The Synagogue Concert in Szekszárd

After the concert in Szentes, I made up my mind to go to the one in Szekszárd, even though the idea was a little over the top. It meant setting out at around 11:30 in the morning, taking the train to Budapest, then taking two more trains southwestward to Szekszárd, arriving around four in the afternoon; then, after the concert, taking four trains back and arriving in Szolnok around midnight. I justified this with two arguments: first, if I didn’t go, I would be left wishing I had; and second, I could work on the train (which proved true). It was the right decision.

Szekszárd is the birthplace of Mihály Babits. It is quiet, elegant, and wineful, among other things. I had never been there before, and I want to go back. I found the former synagogue, currently the House of the Arts, within minutes. This meant I had a little time to walk around. I did just that, then came in, said hi to Szolongo Száni, who manages the Budapest Festival Orchestra’s Community Weeks and whom I met back in 2017. What a joy to see her!

While the concert program was mostly like the one in Szentes (it differed by the encore), it had a different atmosphere. The acoustics were especially warm, whereas the hall felt more spacious. Each synagogue has its own acoustics and atmosphere, its own history and spirit; I can still remember the sound of the Albertirsa synagogue almost four years ago.

I am a bit tired—I got home at around one in the morning because of delayed trains, and then got up at 5:30 to get ready for an outing with my colleague and students. But this concert was joyous and great, and I am so glad to have gone.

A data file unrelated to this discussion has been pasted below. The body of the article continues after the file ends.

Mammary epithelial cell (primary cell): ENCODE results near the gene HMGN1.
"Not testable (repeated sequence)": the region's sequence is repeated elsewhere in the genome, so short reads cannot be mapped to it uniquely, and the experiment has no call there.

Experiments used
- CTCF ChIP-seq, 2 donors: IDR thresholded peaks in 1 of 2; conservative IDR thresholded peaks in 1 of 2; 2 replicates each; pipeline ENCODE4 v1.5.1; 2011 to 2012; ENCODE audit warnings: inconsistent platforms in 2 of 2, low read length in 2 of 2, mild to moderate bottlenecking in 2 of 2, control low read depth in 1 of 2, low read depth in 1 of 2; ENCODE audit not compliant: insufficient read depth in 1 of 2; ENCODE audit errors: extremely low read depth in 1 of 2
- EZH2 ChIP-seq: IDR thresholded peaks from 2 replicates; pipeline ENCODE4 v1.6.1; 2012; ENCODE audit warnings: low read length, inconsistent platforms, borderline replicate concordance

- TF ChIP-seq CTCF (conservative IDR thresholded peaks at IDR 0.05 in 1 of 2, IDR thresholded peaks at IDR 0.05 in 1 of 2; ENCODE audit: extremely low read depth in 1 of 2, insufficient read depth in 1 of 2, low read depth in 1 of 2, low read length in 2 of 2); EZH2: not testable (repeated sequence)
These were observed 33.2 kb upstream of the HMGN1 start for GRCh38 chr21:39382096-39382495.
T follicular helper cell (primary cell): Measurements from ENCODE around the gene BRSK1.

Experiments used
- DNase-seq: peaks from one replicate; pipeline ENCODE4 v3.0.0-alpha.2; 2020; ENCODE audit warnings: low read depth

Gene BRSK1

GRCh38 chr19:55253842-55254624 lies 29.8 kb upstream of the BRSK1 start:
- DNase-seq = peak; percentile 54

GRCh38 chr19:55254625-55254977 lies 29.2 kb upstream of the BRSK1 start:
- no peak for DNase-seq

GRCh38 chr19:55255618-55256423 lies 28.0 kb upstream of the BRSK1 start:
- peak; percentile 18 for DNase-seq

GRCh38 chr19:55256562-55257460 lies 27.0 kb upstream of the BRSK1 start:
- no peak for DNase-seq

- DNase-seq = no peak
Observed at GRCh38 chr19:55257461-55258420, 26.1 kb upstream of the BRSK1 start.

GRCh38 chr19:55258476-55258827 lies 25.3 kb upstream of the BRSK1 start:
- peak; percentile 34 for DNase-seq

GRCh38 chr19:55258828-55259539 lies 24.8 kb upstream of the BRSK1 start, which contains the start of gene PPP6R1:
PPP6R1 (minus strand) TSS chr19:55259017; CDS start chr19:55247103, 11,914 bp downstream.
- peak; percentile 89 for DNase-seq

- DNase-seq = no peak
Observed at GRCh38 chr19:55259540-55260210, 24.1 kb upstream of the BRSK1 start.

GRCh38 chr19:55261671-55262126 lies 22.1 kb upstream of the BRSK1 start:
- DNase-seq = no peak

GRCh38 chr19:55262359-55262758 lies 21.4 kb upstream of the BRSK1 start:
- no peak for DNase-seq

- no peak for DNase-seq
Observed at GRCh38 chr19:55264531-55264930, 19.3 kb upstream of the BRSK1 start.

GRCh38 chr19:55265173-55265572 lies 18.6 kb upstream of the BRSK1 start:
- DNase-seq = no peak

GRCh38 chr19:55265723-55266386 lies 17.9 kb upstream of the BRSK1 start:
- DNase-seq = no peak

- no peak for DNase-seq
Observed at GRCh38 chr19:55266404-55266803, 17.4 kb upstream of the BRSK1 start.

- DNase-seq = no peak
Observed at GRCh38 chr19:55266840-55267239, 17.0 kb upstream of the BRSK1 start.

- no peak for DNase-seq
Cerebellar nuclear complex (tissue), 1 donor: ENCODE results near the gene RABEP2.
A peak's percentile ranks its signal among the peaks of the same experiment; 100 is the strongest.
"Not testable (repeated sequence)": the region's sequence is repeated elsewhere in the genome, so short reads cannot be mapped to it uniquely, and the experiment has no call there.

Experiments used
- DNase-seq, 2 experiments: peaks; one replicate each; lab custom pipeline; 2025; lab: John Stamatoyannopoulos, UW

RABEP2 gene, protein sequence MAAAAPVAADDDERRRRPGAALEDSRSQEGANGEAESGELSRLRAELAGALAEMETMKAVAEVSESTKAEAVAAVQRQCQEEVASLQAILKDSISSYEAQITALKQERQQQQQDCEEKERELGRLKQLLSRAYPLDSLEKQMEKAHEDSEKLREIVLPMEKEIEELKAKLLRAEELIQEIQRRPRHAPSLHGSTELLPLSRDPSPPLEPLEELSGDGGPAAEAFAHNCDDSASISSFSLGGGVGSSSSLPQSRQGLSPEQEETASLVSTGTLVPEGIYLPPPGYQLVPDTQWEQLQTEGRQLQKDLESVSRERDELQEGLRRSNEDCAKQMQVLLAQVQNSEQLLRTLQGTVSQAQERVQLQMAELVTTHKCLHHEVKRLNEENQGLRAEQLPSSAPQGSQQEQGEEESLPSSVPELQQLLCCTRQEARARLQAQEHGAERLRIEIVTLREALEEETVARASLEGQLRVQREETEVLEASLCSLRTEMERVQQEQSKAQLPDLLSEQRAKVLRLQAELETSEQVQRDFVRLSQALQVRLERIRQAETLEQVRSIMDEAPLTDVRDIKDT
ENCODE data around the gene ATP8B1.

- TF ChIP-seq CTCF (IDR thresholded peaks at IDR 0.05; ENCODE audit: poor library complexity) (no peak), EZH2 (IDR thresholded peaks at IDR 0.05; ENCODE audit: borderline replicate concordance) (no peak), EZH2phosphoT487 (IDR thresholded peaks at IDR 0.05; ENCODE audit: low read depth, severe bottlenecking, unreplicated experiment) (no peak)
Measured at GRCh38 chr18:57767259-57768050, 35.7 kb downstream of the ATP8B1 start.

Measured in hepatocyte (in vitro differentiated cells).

After a concert like this, the world seems both smaller and larger: smaller because we came together for it, and larger because we saw and heard something new. I look forward to the next ones.

For more posts about the Budapest Festival Orchestra’s synagogue concerts, go here.

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  1. I love these posts! Thank you!

    Reply

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    Diana Senechal is the author of Republic of Noise: The Loss of Solitude in Schools and Culture and the 2011 winner of the Hiett Prize in the Humanities, awarded by the Dallas Institute of Humanities and Culture. Her second book, Mind over Memes: Passive Listening, Toxic Talk, and Other Modern Language Follies, was published by Rowman & Littlefield in October 2018. In February 2022, Deep Vellum will publish her translation of Gyula Jenei's 2018 poetry collection Mindig Más.

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